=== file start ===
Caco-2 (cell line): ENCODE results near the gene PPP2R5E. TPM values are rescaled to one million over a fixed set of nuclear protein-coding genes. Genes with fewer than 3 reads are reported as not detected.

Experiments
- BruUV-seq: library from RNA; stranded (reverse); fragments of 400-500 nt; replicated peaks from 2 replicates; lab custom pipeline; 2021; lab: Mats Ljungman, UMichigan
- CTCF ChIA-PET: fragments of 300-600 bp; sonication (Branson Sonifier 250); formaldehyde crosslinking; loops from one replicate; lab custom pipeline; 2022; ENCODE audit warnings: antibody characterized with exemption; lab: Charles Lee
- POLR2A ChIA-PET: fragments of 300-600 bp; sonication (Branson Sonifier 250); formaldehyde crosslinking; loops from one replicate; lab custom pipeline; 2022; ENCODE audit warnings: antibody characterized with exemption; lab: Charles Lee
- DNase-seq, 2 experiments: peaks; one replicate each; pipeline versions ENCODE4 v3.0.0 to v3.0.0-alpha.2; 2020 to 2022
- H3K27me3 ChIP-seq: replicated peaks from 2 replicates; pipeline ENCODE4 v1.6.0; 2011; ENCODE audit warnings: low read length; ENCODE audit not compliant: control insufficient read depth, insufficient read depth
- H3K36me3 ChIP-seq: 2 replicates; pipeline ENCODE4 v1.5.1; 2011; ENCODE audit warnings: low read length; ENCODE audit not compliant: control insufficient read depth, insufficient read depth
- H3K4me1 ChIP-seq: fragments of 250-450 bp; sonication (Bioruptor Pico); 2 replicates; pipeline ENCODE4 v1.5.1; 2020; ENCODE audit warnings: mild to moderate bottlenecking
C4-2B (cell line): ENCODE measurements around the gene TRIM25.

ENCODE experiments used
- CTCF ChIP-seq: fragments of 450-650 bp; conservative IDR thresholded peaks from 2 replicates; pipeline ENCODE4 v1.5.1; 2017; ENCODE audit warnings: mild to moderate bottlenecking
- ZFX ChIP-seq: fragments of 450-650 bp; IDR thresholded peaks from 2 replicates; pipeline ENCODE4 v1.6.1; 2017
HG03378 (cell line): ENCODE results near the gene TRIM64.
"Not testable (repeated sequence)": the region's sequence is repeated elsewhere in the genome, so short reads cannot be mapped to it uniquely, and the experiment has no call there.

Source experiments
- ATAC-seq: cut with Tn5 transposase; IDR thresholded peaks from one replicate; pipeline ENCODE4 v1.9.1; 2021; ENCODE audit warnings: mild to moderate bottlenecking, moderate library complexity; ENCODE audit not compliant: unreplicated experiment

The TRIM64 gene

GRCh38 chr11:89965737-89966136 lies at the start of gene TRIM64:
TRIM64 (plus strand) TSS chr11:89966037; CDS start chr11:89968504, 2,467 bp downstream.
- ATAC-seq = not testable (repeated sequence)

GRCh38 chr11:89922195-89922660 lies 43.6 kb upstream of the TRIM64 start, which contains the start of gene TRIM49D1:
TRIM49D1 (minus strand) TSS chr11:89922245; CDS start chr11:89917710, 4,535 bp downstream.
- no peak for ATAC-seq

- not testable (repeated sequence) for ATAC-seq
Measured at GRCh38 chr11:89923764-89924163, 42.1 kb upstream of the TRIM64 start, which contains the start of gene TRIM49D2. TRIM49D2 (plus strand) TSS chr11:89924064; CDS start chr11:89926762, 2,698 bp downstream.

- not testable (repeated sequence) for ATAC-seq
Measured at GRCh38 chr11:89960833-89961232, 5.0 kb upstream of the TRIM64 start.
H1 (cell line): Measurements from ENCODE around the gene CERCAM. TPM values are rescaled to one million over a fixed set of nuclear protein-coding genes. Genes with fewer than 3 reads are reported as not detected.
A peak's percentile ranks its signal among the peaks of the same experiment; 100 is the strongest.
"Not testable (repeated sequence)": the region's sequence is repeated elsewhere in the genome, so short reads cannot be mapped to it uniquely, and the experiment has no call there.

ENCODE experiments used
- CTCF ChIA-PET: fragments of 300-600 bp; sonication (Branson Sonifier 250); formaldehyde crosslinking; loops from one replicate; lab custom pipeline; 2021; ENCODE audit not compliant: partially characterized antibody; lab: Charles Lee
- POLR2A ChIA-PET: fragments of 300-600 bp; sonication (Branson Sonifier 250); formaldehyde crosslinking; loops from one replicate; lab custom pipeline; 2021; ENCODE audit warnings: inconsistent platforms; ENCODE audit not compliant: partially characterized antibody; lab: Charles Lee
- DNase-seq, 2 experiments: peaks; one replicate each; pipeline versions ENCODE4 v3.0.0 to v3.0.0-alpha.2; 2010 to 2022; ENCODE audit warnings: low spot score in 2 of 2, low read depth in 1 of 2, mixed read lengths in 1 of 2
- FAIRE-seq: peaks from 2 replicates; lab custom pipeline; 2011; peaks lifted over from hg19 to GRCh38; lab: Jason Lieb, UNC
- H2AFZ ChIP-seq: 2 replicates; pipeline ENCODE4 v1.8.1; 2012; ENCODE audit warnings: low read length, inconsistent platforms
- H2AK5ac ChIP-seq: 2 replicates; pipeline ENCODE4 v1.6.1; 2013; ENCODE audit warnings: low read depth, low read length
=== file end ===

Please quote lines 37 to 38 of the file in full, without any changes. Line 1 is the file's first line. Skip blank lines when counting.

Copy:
- H2AFZ ChIP-seq: 2 replicates; pipeline ENCODE4 v1.8.1; 2012; ENCODE audit warnings: low read length, inconsistent platforms
- H2AK5ac ChIP-seq: 2 replicates; pipeline ENCODE4 v1.6.1; 2013; ENCODE audit warnings: low read depth, low read length